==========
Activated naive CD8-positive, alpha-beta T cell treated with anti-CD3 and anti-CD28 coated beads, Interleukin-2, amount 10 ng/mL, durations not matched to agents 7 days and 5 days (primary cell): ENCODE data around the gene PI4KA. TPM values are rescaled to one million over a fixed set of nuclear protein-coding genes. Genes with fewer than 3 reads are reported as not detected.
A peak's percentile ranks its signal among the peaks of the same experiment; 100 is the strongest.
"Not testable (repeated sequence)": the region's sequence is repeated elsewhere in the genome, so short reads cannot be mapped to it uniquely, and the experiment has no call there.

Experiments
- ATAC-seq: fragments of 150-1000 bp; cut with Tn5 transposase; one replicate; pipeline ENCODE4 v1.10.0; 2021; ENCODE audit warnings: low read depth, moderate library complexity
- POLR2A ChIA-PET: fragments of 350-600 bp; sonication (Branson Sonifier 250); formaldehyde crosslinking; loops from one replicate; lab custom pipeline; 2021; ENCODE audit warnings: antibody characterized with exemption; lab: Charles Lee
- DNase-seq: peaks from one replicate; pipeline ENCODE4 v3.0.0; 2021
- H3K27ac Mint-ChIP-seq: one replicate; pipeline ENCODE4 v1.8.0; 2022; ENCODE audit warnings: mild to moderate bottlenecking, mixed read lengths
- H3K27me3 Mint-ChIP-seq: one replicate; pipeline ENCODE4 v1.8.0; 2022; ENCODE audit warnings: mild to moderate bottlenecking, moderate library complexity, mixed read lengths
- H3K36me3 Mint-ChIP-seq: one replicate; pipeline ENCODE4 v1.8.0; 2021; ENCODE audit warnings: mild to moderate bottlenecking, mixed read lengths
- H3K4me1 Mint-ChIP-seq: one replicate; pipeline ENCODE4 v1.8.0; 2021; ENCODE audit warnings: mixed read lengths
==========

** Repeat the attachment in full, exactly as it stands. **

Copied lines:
Activated naive CD8-positive, alpha-beta T cell treated with anti-CD3 and anti-CD28 coated beads, Interleukin-2, amount 10 ng/mL, durations not matched to agents 7 days and 5 days (primary cell): ENCODE data around the gene PI4KA. TPM values are rescaled to one million over a fixed set of nuclear protein-coding genes. Genes with fewer than 3 reads are reported as not detected.
A peak's percentile ranks its signal among the peaks of the same experiment; 100 is the strongest.
"Not testable (repeated sequence)": the region's sequence is repeated elsewhere in the genome, so short reads cannot be mapped to it uniquely, and the experiment has no call there.

Experiments
- ATAC-seq: fragments of 150-1000 bp; cut with Tn5 transposase; one replicate; pipeline ENCODE4 v1.10.0; 2021; ENCODE audit warnings: low read depth, moderate library complexity
- POLR2A ChIA-PET: fragments of 350-600 bp; sonication (Branson Sonifier 250); formaldehyde crosslinking; loops from one replicate; lab custom pipeline; 2021; ENCODE audit warnings: antibody characterized with exemption; lab: Charles Lee
- DNase-seq: peaks from one replicate; pipeline ENCODE4 v3.0.0; 2021
- H3K27ac Mint-ChIP-seq: one replicate; pipeline ENCODE4 v1.8.0; 2022; ENCODE audit warnings: mild to moderate bottlenecking, mixed read lengths
- H3K27me3 Mint-ChIP-seq: one replicate; pipeline ENCODE4 v1.8.0; 2022; ENCODE audit warnings: mild to moderate bottlenecking, moderate library complexity, mixed read lengths
- H3K36me3 Mint-ChIP-seq: one replicate; pipeline ENCODE4 v1.8.0; 2021; ENCODE audit warnings: mild to moderate bottlenecking, mixed read lengths
- H3K4me1 Mint-ChIP-seq: one replicate; pipeline ENCODE4 v1.8.0; 2021; ENCODE audit warnings: mixed read lengths